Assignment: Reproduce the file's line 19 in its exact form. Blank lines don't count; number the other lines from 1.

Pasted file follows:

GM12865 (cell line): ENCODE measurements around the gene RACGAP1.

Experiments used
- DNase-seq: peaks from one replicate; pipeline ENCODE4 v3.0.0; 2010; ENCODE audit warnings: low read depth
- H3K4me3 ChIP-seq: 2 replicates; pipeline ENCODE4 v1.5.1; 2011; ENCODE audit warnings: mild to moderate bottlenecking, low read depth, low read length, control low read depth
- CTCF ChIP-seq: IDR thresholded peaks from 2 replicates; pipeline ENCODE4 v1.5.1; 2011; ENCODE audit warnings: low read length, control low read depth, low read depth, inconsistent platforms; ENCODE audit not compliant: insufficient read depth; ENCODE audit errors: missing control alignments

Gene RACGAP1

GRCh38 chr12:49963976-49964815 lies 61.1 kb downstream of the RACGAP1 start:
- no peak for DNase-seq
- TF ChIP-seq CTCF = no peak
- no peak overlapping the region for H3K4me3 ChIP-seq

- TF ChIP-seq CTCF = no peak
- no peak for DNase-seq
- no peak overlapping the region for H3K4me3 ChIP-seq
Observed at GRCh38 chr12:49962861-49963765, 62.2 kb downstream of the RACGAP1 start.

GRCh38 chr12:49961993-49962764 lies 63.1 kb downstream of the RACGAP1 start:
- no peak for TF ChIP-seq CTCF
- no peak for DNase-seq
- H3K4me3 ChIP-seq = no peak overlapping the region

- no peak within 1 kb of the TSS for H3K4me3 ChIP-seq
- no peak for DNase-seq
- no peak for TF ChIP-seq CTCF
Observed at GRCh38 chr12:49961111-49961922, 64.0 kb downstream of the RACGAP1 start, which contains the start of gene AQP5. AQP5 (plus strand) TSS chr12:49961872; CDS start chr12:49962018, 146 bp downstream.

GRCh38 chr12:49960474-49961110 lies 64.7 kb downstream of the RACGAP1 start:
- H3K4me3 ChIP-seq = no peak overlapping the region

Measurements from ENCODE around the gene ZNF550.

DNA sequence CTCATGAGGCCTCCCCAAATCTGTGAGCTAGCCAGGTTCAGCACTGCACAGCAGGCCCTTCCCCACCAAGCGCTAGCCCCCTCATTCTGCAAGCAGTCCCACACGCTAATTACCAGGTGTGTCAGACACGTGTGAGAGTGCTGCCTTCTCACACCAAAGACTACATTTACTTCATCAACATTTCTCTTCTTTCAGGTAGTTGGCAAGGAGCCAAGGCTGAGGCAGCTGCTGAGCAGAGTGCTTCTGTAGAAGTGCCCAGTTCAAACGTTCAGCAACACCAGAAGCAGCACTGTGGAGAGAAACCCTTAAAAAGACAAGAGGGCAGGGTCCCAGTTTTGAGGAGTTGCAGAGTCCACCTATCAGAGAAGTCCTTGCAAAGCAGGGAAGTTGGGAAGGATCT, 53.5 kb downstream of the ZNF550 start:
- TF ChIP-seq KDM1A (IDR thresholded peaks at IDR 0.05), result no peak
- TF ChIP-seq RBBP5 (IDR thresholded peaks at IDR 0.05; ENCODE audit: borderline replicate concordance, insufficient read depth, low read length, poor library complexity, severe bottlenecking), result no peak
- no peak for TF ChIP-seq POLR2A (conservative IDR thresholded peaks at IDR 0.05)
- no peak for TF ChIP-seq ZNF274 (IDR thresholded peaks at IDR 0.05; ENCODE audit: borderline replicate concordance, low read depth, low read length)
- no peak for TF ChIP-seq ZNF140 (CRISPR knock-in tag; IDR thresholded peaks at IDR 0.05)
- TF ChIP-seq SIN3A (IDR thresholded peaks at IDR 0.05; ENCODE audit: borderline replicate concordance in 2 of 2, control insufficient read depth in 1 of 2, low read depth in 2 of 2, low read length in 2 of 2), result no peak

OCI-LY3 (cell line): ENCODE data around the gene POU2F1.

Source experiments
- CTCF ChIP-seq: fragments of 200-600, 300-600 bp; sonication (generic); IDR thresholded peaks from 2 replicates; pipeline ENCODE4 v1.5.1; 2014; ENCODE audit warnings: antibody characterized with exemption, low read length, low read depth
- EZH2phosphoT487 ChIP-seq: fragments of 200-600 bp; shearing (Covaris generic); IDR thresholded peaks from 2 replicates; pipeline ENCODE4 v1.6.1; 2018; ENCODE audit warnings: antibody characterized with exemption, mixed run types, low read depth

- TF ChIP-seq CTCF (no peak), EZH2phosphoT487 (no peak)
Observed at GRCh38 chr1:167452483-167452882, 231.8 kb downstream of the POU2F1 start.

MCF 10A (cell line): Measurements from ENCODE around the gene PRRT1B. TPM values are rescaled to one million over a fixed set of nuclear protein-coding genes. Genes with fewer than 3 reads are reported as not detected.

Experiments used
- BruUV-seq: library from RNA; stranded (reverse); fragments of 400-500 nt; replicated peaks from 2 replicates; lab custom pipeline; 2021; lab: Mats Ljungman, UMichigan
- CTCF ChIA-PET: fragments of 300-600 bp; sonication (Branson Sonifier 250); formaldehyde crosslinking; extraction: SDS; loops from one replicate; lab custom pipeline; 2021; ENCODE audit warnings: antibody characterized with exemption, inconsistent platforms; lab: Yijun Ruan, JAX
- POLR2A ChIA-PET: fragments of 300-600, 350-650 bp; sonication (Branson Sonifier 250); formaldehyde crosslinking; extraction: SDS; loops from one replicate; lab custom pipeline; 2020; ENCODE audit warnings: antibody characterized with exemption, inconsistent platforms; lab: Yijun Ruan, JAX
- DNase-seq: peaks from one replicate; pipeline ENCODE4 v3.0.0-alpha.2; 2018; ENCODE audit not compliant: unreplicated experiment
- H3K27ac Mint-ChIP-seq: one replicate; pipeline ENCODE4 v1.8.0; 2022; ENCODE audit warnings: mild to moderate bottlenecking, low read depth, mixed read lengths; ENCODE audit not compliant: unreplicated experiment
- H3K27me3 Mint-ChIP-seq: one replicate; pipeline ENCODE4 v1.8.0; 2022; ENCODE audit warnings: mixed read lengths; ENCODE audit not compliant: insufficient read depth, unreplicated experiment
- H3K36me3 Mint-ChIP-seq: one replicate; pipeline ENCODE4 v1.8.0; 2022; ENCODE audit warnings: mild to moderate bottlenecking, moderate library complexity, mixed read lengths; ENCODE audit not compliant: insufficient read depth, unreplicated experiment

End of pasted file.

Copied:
- no peak within 1 kb of the TSS for H3K4me3 ChIP-seq